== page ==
This study examined the effect of high carbohydrate meals with different glycemic indices (GI) on recovery of performance during prolonged intermittent high-intensity shuttle running. Seven male semi-professional soccer players (age 23 ± 2 y, body mass [BM] 73.7 ± 9.0 kg and maximal oxygen uptake 58 ± 1.0 mL · kg−1 · min−1) participated in two trials in a randomized cross-over design. On day 1, the subjects performed 90 min of an intermittent high-intensity shuttle running protocol [Loughborough Intermittent Shuttle Test (LIST)]. They then consumed a mixed high carbohydrate recovery diet (8 g/kg BM) consisting of either high (HGI) (GI: 70) or low (LGI) (GI: 35) GI foods. Twenty-two hours later (day 2) the subjects completed 75 min of the LIST (part A) followed by alternate sprinting and jogging to fatigue (part B). No differences were found between trials in time to fatigue (HGI 25.3 ± 4.0 min vs. LGI 22.9 ± 5.6 min, P = 0.649). Similarly, no differences were found between trials for sprint performance and distance covered during part B of the LIST. In conclusion, the GI of the diet during the 22 h recovery did not affect sprint and endurance performance the following day.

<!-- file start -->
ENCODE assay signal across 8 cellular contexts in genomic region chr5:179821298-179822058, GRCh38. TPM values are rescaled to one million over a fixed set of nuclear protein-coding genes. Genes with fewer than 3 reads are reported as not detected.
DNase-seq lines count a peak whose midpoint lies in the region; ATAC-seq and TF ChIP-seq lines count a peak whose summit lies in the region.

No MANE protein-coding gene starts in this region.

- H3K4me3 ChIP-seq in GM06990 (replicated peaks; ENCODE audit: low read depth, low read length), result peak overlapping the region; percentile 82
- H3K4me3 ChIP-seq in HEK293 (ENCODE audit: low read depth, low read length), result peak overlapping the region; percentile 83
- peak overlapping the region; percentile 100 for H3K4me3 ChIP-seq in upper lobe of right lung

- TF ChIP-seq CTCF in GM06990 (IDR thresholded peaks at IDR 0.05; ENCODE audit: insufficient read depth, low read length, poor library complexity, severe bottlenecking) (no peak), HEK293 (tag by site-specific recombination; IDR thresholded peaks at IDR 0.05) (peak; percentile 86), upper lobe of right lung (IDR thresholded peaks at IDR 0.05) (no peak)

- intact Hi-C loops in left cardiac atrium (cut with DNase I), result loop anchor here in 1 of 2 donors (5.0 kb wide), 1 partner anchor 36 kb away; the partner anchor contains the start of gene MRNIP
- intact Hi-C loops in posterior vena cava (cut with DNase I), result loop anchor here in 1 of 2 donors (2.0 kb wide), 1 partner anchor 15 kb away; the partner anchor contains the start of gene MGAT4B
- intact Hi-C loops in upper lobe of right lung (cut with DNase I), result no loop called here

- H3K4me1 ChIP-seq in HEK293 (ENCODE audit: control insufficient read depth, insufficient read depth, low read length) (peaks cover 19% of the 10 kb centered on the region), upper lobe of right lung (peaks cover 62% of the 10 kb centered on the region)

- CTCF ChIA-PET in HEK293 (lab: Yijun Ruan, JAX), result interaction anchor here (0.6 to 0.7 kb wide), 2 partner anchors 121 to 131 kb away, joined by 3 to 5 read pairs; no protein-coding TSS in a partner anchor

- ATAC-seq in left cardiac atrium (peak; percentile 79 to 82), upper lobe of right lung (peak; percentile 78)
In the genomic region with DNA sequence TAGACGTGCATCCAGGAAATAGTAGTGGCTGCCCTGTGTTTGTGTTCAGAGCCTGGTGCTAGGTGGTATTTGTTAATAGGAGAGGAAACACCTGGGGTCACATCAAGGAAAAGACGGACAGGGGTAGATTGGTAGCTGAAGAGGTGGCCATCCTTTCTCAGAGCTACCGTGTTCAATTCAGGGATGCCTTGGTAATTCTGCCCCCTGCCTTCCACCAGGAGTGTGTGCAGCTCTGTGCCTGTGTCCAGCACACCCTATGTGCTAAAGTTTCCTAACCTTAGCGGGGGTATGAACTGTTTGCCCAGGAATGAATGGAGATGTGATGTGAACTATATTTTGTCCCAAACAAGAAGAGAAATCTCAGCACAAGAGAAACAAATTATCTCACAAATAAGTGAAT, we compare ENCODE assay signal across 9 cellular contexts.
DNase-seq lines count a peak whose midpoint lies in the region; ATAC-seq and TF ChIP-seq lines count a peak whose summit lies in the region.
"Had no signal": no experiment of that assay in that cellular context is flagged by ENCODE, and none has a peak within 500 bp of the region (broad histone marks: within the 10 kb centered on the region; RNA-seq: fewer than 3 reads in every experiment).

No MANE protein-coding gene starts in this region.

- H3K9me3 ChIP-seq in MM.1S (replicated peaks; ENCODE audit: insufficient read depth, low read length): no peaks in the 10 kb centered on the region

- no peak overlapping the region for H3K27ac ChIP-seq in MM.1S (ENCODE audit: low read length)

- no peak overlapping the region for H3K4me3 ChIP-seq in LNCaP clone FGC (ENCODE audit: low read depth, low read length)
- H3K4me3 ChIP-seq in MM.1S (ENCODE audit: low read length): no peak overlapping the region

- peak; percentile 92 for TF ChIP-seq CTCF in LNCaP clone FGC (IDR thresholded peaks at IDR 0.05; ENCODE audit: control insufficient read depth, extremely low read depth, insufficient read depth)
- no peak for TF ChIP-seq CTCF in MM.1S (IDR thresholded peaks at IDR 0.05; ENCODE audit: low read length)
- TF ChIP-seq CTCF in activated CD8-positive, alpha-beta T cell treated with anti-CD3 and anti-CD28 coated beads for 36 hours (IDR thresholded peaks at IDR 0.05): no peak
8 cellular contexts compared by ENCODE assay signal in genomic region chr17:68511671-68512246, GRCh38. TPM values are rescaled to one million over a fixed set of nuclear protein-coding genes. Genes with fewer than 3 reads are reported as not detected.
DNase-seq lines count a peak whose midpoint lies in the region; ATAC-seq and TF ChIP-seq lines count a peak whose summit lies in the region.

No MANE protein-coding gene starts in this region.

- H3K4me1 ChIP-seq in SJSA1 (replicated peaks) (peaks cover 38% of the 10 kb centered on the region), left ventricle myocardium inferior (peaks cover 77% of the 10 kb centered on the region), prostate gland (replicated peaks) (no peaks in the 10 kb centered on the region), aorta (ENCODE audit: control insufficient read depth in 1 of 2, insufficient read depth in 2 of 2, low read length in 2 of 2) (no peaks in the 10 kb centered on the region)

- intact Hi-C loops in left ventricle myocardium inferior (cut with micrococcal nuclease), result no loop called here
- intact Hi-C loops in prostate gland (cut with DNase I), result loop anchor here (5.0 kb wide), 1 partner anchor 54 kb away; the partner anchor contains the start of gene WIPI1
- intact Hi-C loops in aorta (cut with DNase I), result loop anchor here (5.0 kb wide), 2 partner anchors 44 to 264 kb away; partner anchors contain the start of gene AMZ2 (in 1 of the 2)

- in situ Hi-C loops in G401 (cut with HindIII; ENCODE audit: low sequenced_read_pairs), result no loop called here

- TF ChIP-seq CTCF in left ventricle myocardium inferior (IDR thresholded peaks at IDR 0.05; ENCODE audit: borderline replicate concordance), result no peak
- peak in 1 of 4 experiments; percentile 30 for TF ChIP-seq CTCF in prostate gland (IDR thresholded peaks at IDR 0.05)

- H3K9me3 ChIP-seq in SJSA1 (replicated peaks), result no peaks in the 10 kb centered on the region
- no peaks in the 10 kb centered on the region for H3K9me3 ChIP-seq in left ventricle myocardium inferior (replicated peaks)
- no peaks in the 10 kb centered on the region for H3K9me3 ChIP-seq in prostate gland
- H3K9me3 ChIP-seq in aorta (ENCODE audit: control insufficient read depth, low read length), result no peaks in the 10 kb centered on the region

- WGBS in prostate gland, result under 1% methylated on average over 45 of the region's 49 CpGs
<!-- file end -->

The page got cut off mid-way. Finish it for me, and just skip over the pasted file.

Erith is with the Medical Dept of Tottenham Hotspur Football Club, Essex, London, UK. Williams, Chamberlain, Crews, and Rushbury are with the School of Sport and Exercise Sciences, Loughborough University, Leicestershire, UK. Stevenson is with the School of Biomedical Sciences, Medical School, Nottingham University, UK.